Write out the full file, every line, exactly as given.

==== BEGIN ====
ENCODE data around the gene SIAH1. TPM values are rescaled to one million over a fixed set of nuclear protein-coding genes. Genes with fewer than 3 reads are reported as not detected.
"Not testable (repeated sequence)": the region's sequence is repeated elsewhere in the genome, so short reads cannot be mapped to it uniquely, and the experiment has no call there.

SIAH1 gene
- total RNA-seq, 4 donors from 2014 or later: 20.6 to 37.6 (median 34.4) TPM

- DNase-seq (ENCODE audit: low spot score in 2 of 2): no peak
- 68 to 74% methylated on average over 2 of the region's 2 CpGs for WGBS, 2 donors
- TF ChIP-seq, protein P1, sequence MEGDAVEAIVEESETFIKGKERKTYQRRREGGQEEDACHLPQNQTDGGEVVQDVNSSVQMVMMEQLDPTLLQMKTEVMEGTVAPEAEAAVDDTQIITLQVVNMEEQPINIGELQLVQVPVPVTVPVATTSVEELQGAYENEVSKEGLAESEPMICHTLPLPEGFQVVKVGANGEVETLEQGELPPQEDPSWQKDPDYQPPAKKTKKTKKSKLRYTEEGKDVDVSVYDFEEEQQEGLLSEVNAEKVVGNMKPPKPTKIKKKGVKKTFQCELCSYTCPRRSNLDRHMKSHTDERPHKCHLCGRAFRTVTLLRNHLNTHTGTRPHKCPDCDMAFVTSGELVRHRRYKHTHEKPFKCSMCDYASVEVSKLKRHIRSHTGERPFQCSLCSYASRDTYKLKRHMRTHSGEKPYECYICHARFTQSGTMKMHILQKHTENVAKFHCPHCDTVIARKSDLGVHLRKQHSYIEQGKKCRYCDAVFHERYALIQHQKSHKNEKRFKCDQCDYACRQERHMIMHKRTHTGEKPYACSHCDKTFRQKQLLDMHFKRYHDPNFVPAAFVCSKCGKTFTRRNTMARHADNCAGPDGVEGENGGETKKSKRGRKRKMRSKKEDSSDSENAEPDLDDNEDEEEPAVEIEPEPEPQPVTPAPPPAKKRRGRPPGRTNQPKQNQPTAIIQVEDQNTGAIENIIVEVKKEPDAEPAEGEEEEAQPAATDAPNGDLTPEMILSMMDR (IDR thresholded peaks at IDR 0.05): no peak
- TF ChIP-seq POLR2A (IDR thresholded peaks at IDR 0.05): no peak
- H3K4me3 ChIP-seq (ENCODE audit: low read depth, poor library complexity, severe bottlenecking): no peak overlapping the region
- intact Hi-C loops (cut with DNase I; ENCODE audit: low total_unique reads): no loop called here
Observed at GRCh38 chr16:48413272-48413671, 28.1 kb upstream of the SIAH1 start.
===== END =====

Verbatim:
ENCODE data around the gene SIAH1. TPM values are rescaled to one million over a fixed set of nuclear protein-coding genes. Genes with fewer than 3 reads are reported as not detected.
"Not testable (repeated sequence)": the region's sequence is repeated elsewhere in the genome, so short reads cannot be mapped to it uniquely, and the experiment has no call there.

SIAH1 gene
- total RNA-seq, 4 donors from 2014 or later: 20.6 to 37.6 (median 34.4) TPM

- DNase-seq (ENCODE audit: low spot score in 2 of 2): no peak
- 68 to 74% methylated on average over 2 of the region's 2 CpGs for WGBS, 2 donors
- TF ChIP-seq, protein P1, sequence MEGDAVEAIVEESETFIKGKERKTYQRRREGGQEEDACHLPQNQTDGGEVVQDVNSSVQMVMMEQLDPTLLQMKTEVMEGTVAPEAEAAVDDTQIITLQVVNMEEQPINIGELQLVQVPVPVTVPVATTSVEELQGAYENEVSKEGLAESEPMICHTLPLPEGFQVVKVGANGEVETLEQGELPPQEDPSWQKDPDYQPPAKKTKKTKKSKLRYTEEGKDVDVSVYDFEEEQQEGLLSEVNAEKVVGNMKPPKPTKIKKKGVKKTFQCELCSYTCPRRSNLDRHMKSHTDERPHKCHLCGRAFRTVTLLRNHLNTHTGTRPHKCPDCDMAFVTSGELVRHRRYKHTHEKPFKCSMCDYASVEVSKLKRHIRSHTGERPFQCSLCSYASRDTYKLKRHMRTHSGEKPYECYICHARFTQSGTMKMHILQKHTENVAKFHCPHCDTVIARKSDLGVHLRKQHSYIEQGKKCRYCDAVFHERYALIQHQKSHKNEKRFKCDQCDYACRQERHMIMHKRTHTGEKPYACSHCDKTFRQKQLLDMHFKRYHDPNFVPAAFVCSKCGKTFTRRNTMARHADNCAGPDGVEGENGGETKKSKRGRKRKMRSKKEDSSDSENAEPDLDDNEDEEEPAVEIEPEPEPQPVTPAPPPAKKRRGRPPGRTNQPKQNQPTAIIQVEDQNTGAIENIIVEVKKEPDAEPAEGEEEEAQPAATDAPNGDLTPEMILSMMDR (IDR thresholded peaks at IDR 0.05): no peak
- TF ChIP-seq POLR2A (IDR thresholded peaks at IDR 0.05): no peak
- H3K4me3 ChIP-seq (ENCODE audit: low read depth, poor library complexity, severe bottlenecking): no peak overlapping the region
- intact Hi-C loops (cut with DNase I; ENCODE audit: low total_unique reads): no loop called here
Observed at GRCh38 chr16:48413272-48413671, 28.1 kb upstream of the SIAH1 start.